Wednesday morning I had a 7 a.m. check in at radiology. That necessitated a 4:30 a.m. departure time, and and although traffic was at a minimum (until, amazingly, we entered Boston), we came yea close to hitting a deer. It would have been a bad way to start the day, both for the deer and ourselves.
A few minutes before eight, we were led into the procedure room by the surgeon, who then carefully explained (complete with drawings, I love that) what he would attempt to do. As I had already been made aware, this was going to be anything but a slam dunk. The tumor that would be targeted was in an awkward position, not only within the lung (very peripheral), but in relation to where the needle would have to enter. There was an anatomical fissure within the lobe that could not be crossed and the exterior entry would need to be made through my (ouch) breast. A CT scan would be taken every step of the way to make certain that the needle was heading toward the target, and the team would be watching for a pneumothorax (partial lung collapse) as well as any excessive bleeding; both possibilities. Should either happen, it might be necessary to abort the procedure.
This would not be a needle biopsy, but a core; same idea but slightly different mechanism for retrieval of tissue (sort of like a spring loaded harpoon, only tiny). The list of potentially adverse side effects was gone over (I’m difficult to scare that way anymore) and once again I was told that this may or may not be successful.
Bring it on, I said. Come what may (and I was feeling very optimistic), this was going to be a hell of a lot easier than open chest.
And then my favorite part. I lay down, was wrapped in warm blankets and Velcroed to the table (big ol seatbelt, good thing I’m not claustrophobic), and just as I’m beginning to get to know the two attendants, the magic cocktail starts to flow through my IV. “This is going to be a brief relationship…” I say, and the next thing I know, I am on my stomach in the recovery area.
This is perhaps the hardest part. Groggy yet, I don’t know whether or not it all progressed as planned, but I am not allowed to speak or to move; as I am still at risk for a pneumothorax.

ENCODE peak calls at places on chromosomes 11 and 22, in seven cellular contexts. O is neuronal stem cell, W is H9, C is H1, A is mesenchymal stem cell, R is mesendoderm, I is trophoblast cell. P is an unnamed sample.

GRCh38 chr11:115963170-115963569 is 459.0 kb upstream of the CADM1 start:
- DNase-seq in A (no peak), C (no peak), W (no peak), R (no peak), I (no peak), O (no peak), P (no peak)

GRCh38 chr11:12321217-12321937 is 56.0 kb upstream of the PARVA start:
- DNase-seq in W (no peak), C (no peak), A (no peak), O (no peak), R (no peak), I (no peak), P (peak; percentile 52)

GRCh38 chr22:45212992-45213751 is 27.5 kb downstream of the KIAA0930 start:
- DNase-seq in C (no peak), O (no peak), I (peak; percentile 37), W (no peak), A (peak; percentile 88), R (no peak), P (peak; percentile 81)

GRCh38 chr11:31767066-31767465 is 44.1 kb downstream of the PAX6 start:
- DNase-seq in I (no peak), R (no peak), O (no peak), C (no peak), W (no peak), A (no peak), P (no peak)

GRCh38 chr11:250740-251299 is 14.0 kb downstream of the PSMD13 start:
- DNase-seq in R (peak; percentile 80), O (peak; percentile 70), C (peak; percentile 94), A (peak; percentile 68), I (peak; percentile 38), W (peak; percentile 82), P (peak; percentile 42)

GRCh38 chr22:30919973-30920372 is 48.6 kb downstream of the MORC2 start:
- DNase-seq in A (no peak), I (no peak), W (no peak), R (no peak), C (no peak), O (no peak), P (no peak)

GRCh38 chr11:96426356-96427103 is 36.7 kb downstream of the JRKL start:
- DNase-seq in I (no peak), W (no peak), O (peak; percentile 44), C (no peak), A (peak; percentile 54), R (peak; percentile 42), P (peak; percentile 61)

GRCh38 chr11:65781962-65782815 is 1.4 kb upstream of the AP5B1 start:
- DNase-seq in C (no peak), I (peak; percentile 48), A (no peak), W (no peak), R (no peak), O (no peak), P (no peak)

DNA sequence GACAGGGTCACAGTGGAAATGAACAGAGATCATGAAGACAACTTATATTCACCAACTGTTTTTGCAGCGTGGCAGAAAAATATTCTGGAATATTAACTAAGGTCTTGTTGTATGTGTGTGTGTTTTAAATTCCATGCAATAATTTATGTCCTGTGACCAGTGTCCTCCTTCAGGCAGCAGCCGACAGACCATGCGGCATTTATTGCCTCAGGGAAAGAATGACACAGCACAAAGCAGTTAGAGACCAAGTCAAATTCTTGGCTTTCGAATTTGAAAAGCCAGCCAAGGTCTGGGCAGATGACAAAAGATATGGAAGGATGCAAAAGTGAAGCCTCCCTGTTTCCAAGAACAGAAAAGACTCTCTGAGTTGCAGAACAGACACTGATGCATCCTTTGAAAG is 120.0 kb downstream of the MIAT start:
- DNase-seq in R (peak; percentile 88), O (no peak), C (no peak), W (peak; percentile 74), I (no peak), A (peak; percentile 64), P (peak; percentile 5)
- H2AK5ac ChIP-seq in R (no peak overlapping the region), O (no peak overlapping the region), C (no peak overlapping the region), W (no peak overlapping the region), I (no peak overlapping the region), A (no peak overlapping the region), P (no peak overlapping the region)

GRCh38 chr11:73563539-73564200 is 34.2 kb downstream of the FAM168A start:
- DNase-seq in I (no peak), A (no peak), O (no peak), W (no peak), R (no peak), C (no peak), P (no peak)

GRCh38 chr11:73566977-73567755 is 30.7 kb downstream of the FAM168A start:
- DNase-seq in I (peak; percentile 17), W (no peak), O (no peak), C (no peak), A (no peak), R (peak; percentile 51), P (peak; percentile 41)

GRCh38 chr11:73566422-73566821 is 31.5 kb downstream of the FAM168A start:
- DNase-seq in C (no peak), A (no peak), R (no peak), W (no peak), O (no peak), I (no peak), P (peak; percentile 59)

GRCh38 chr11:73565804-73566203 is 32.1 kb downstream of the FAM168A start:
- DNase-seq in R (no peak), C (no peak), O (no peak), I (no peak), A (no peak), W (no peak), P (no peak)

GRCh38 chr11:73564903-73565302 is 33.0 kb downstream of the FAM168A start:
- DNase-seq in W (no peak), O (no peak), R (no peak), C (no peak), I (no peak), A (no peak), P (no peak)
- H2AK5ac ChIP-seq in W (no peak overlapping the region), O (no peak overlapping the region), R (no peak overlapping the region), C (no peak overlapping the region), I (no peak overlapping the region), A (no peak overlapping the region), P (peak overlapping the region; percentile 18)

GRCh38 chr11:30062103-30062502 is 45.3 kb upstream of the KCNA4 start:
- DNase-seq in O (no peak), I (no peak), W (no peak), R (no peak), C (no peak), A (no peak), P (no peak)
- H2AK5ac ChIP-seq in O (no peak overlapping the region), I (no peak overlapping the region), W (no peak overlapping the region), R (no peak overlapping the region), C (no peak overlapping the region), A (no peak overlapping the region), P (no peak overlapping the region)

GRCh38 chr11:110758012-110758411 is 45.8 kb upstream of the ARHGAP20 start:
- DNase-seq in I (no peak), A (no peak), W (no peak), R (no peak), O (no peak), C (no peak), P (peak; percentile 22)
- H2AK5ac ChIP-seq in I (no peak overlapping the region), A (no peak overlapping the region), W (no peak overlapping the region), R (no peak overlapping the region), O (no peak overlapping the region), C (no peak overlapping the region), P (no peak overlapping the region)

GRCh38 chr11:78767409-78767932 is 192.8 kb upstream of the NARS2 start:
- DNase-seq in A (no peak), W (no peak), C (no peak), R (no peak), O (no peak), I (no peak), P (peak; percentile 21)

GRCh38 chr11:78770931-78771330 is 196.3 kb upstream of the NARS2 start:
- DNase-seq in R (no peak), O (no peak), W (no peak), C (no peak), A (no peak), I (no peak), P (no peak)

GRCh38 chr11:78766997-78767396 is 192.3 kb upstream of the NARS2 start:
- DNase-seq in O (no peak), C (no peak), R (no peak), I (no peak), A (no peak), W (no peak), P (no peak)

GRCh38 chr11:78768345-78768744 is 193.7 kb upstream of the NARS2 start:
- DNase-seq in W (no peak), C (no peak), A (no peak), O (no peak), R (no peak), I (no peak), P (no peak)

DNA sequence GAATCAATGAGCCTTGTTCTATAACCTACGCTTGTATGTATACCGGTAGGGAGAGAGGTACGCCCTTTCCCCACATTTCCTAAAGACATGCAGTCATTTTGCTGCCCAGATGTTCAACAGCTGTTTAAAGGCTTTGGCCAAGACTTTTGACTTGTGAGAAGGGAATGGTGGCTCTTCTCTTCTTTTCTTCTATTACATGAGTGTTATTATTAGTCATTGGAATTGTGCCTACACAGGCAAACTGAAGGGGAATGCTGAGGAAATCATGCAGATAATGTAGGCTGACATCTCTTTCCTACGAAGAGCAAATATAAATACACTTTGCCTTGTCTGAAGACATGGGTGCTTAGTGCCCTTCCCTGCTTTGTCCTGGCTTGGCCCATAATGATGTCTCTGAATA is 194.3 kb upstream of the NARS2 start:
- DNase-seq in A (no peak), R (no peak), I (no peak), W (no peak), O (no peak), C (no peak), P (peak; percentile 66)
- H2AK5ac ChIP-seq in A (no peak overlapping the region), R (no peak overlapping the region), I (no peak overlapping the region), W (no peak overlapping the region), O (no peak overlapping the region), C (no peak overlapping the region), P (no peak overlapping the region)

Soon the surgeon stops by, and I’m pretty sure I hear him say that everything went smoothly and he was able to retrieve a lot of tumor. At one hour post op I am wheeled in for an x-ray, and then again at three hours. At some point Alice (Dr. Shaw) stops by and grabs my hand. And then, finally, the three hours have passed, and I can turn over and sit up.
David is called into recovery, and the surgeon explains that, although far from straightforward, the operation was a success. My pleura (lining of the lung) had been tacked down, a not unexpected situation after having had several lung biopsies as well as a lobectomy. Oddly, this confers an advantage as far as making a pneumothorax less likely, but it would have made the open chest more difficult.
There had not been much hemmhoraging, and what I thought I’d heard him say was indeed true; he had been able to retrieve several cores. Yippee! I celebrated with a turkey sandwich and a ginger-ale, and then, still a bit woozy, David pushed me across the street to Starbucks in a wheelchair, where I had my first coffee of the day.
When we arrived home around 5 :30, I checked my email and noticed a message from a producer at ABC. She had ‘checked in’ with me the day before, and now she was requesting that I get in touch with her ASAP for an interview to air on the World News that evening. Crizotinib is in the news again, as Pfizer has released more data relating to phase two of the clinical trial (click here). I emailed the producer back and explained where I’d been that day; she immediately responded that there would be a short piece on the news anyway, and they had lifted a photo from my blog. So, those of you who think you saw me on the World News with Diane Sawyer Wednesday night, I think I did too! What a day.
On Tuesday I have my appointment with the trial team, including Alice. This morning she sent me an email saying that the pathologist had determined that there was plenty of tissue for the studies. So, the more conservative approach seems to have worked, and yesterday I was able to go hiking in the woods. Now I just need to keep my fingers crossed for some answers to our questions as to why the cancer is no longer completely responding to crizotinib.